The Detroit Lions just can't catch a break.
After making the playoffs for the first time in 20 years in 2012, the Lions have slipped back into mediocrity the past two seasons.
Now, as the team tries to get back into the hunt in the NFC North under new head coach Jim Caldwell, the Lions stand at a crossroads with star defensive tackle Ndamukong Suh.
Unfortunately for the Lions, whichever path they choose may well haunt the team down the road.
With the Lions over the projected 2014 salary cap and Suh saddled with an untenable cap number of well over $20 million, one of the team's priorities this offseason is getting the four-year veteran signed to an extension.
At least that's what team president Tom Lewand told Dave Birkett of the Detroit Free Press at the press conference to announce Caldwell's hiring in January:
We have tremendous respect for Ndamukong, and I think we’ve expressed to him an interest in him in being here, and he’s expressed an interest in staying here. We’ll see where that takes us and what the timing of that is.
Granted, there are those who feel the Lions should cut bait and either trade Suh or just allow his contract to expire after the 2014 season, including Birkett's colleague Drew Sharp:
It’s not that Suh is a malcontent troublemaker as one national report suggested. It simply doesn’t make fiscal sense when there remain so many potholes on the defensive side of the ball.
Before we go any farther, a note about that report: There is a claim by NFL Network Analyst Heath Evans that sources told him Suh was "uncontrollable" in the locker room and constantly challenged the authority of head coach Jim Schwartz.
For the sake of this discussion, none of that is even the tiniest bit relevant. The degree to which Suh is Santa or Satan isn't really germane to this topic.
The reason? The same reason the Lions aren't about to deal him, but plenty of teams would inquire if they were.
Ndamukong Suh is one hell of a football player.
Since Suh entered the NFL in 2010, there hasn't been a more consistently disruptive interior lineman in the league. In each of the past two seasons, Suh has graded out as a top-five defensive tackle at Pro Football Focus (subscription required), and last year only Gerald McCoy of the Tampa Bay Buccaneers posted a higher grade at the position.
The fact is, Suh is an elite talent who the Lions have already invested a ton of money in and is just entering the prime of his career.
You don't let those players walk.
Unfortunately, that huge investment is part of what has the Lions stuck in a no-win situation.
Like teammate Matthew Stafford, Suh's rookie deal was a product of the old collective bargaining agreement, and it was a doozie.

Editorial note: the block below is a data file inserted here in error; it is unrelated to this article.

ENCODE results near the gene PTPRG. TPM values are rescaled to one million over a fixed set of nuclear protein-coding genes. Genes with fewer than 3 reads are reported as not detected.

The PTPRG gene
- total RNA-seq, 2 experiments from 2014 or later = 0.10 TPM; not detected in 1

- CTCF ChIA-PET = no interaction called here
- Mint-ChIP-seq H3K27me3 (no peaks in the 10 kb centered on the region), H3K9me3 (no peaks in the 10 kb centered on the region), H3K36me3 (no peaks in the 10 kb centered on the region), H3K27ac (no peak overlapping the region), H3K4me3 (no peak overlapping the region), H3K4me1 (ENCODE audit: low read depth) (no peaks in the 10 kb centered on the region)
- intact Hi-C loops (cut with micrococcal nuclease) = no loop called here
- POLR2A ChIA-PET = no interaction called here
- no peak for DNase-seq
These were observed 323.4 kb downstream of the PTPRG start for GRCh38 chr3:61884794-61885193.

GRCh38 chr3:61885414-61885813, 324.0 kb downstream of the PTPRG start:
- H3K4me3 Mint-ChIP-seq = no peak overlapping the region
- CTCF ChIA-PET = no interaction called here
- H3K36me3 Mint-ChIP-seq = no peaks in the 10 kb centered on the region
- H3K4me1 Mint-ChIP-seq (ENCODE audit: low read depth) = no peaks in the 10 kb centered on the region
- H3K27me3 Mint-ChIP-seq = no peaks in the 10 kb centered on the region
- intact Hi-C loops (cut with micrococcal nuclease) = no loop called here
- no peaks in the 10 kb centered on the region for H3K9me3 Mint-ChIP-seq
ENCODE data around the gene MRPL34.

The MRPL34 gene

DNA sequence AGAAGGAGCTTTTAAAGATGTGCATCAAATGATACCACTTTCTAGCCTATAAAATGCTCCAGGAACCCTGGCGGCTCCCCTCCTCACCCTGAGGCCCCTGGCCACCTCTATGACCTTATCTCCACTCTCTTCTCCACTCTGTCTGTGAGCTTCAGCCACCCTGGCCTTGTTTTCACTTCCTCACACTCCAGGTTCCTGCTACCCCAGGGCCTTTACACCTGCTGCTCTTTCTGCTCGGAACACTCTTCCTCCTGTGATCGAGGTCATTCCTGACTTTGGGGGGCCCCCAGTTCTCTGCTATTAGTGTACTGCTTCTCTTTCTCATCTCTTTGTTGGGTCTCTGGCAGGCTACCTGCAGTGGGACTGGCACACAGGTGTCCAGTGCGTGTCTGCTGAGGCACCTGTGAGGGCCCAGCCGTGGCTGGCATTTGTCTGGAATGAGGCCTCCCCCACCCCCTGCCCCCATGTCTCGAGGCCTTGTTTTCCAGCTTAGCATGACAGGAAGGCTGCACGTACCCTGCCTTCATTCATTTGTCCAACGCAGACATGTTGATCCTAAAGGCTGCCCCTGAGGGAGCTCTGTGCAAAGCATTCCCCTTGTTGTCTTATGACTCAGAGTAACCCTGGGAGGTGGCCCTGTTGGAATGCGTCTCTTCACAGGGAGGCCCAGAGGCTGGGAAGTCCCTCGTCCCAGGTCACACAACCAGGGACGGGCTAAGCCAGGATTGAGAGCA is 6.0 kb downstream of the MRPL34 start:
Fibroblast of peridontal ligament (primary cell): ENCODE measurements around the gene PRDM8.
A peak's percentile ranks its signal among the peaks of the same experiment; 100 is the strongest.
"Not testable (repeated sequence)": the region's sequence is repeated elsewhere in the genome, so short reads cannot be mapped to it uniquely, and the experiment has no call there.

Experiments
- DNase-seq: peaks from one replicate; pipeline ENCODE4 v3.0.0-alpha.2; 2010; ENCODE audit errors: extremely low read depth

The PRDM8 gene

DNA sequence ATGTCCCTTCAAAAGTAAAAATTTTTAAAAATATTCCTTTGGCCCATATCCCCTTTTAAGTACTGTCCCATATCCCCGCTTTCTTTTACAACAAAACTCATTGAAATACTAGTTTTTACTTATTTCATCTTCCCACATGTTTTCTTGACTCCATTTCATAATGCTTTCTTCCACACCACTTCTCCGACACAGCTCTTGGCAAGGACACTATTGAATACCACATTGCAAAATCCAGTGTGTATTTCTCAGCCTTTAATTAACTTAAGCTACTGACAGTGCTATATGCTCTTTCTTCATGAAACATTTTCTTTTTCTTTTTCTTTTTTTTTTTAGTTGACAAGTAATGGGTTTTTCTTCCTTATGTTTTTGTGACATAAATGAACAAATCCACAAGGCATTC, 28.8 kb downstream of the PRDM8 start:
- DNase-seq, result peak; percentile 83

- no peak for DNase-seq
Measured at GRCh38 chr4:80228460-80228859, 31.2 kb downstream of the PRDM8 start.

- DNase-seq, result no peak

The former second overall pick signed a five-year, $68 million contract when he entered the league, with $40 million of that guaranteed.
The deal has already been restructured, which leaves the Lions in their present predicament.
That mega-deal skewed Suh's baseline where his second contract was concerned. The five-year, $55 million extension for Cincinnati's Geno Atkins (who also entered the NFL in 2010) was a windfall for the Bengals' beefeater.
For Suh, it would represent a significant pay cut.
Until Suh hires an agent and negotiations get going in earnest it's unknown exactly what Suh is looking for. But, given his current salary and performance to date, there's little reason to think Suh will settle for anything less than being one of the NFL's highest-paid defensive players.
Suh may be worth it. The contract itself isn't the problem. It's the contract in the context of the Lions' salary-cap situation.
According to spotrac, of the $133.1 million the Lions have committed to 2014 salaries, $53.1 million is tied up in three players—Suh, Stafford and wide receiver Calvin Johnson.
That's 38.5 percent of the Lions' salary spent on 5.6 percent of the roster.
No wonder the team's over the cap.
Extending Suh's deal will grant some relief, as will jettisoning overpriced veterans such as Nate Burleson and Louis Delmas.
Even then, though, the Lions are one of the top-heaviest rosters in the NFL, and the players taking up all the room have combined for a grand total of zero playoff wins.
Is Ndamukong Suh worth a five-year, $75 million contract?
That's not a knock on those players, whose supporters will no doubt point out that football is a team sport. Only so much one player can do, talented though he may be.
Of course, the flip side of that coin is there's only so much that can be added around players who take up such an inordinate amount of cap space.
In any event, the deal will get done. The Lions would be shredded (both by the media and in regard to the return they'd receive) for trading a player of Suh's caliber, and Suh's cap number this year puts the team in a position where waiting isn't even really an option.
So the Lions will bite the bullet, sign on the dotted line with Suh and keep walking the salary-cap tightrope around their three stars, despite it having gotten them exactly nowhere to this point.